“Would you calm the fuck down?” Katsuki snapped.
Izuku shot him a look and went right back to straining his neck in an attempt to spot Coburn.
“You’re gonna hurt yourself if you keep doin’ that, shortstack.”
“You know, I’m not actually that much shorter than you.”
“Enough to matter,” Katsuki snorted.
“Jerk. Anyway, I’m not apologizing for being excited to see my best friend,” Izuku said, jaw set in stubborn lines Katsuki had long become familiar with. “And you’re excited to see Shouto.”
“HAH?!” Katsuki scowled. “Like fuck I am.”
Izuku laughed, bright and clean. He turned to smile at Katsuki. “I guess I’ll have to be excited for the both of us then.”
“You would miss me too much, handsome.”
Katsuki flushed red. “I hate you.”
“Also not true.” Izuku grinned.
“Are you trying to annoy me?”
“Not entirely.” Izuku shrugged. “I’ve just really missed them.”
“And by them you mean Hitoshi.”
“No, I’ve missed Shouto too,” Izuku protested. “But yeah, I guess mostly. It would be like you being away from Eijiro or Mina for too long. He’s my family the same way they’re yours.”
“I get it, nerd. We’ll be there soon.”
“Not soon enough.”
“Jelena!” Naxhdor exclaimed, delight and hope a dangerous mixture in his bloodstream. “I didn’t realize you would come.”
“I like to keep an eye on them.”
Jelena’s answering smile was softer, sadder- an echo of the fierce joy she had once held within her. “They survived.”
“Don’t tell me you’re still angry with me, Jelena.” Naxdohr frowned, heart twisting in his chest at the very thought. “I was young and stupid, angry. The curse is lifted, just like you wanted.”
“Do you know how many people I have had to escort to my halls because of the curse? Do you know what part I was forced to play? Do you even care?”
“I care. I never meant for it to hurt you, Jel.”
“You cursed my people. How does that not hurt me?”
“It was your family that let it stand,” he argued, desperate to cast the blame aside. He had made a mistake in a fit of rage, hoping to protect his people in Ashax. He had never meant for it to hurt her, to damage their relationship. “I was protecting my people.”
“Yes.” Jelena shook her head, sorrow heavy in her eyes. “Skaista, Andris, Lauris, Kaspars, they let it stand. That doesn’t make it right. It doesn’t change that one of them was always watching me.”
“How did the curse end?” He had to know.
“My sister lifted it.” Jelena shrugged, tucking a strand of hair behind her ear. “She was always the stronger of us.”
“Don’t put yourself down like that. You’re the Goddess of Death. Your job is hard and people curse your name for it and you do it still. Your job is the final one and I think you’re stronger for doing it.”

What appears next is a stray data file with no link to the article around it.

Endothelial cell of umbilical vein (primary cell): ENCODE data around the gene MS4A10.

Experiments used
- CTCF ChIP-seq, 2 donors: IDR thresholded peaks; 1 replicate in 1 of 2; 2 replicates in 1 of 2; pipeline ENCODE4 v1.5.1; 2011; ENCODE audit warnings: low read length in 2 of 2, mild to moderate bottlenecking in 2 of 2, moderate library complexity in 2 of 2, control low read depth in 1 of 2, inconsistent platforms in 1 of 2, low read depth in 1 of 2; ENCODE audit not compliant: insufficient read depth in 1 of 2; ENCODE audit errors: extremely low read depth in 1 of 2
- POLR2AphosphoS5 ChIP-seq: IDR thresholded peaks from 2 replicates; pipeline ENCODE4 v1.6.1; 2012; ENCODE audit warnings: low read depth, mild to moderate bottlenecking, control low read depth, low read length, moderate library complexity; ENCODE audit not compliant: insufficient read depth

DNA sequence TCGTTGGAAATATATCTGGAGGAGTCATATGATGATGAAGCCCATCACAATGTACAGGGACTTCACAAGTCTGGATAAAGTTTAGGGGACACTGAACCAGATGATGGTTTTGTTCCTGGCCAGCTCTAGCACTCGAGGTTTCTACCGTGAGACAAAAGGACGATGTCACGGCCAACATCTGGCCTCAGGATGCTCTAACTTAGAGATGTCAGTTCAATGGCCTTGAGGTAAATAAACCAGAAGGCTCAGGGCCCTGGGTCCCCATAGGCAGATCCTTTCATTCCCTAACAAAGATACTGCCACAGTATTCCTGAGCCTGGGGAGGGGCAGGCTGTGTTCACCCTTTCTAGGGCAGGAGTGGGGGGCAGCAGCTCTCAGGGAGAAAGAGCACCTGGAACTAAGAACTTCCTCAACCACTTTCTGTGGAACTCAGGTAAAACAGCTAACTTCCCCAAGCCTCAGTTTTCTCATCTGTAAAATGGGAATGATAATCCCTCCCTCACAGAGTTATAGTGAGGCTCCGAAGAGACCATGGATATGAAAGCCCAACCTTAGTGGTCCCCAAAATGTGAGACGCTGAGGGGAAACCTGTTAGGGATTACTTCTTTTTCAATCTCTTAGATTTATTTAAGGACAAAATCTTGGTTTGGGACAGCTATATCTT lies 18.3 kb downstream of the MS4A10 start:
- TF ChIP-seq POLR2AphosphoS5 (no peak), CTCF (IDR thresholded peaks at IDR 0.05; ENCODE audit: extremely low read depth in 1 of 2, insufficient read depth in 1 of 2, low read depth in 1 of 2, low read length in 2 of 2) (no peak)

“They were strong, stubborn. They found the clues I left and I was so proud of them, even if I couldn’t say it. He was so hard for them to curse, you know. I was glad they found each other.”
“The way we found each other,” Naxdohr prodded.
Jelena met his gaze, her silver eyes heavy with sorrow. “The way we once had each other.”
“I thought time healed all wounds.” He swallowed against the panic that beat in his chest, the insipid sense of loss that threatened. “You’ve been mad for thousands of years, Jel.”
“My people have been dying for thousands of years and I was the one they often blamed.” Jelena folded her arms. “Ask me again if I am still mad in a thousand or so years.”
“I miss you.” The confession was torn from his soul. “I made a mistake and I will regret it for the rest of eternity. Please, Jel.”
“I love you, Nax.” Her eyes shimmered with tears that didn’t fall, grief an open emotion on her features. “But I love my people and what you did changed the shape of their history and culture. It made them despise me. And I couldn’t even tell them I was on their side for fear that one of the others would find out and curse them or make it worse.”
Naxdohr swallowed hard. “Can you ever forgive me?”
“I don’t know.”
Below them, the Othyian party continued their journey leading them deeper into the heart of Ashax.
Izuku slid out of the saddle and stretched, looking around the busy courtyard with interest. Last time he’d been in Ashax had been to help overthrow Enji Todoroki and put his son on the throne and the courtyard had been very different. Now, stablehands and soldiers of multiple ranks moved through on their errands, part of a healthy and thriving capital.
A stablehand took the reins of his mount with a deep bow. Izuku nodded in gratitude, straining to see if he could catch sight of Hitoshi. He’d been hoping that his best friend might be waiting in the courtyard for them but Izuku didn’t see him.
“You’re gonna fall over if you keep doing that!” Denki grinned. “Probably hit your head while you’re at it. And then what? Besides, you know he’s probably in the throne room waiting for you. It’s what’s proper and all.”
Izuku stuck his tongue out at his friend. “You sound like Kacchan.”
“He does not,” Katsuki growled. “C’mon, nerd. We’re supposed to go pay our respects. Kami, make sure that our shit gets to the right room.”
“How come I get the boring job?” Denki folded his arms.
“‘Cause I said so.” Katsuki arched an eyebrow. “Hanta can help you.”
“Isn’t this the servants’ job?” Denki whined. “I want to find Tenya and bug him.”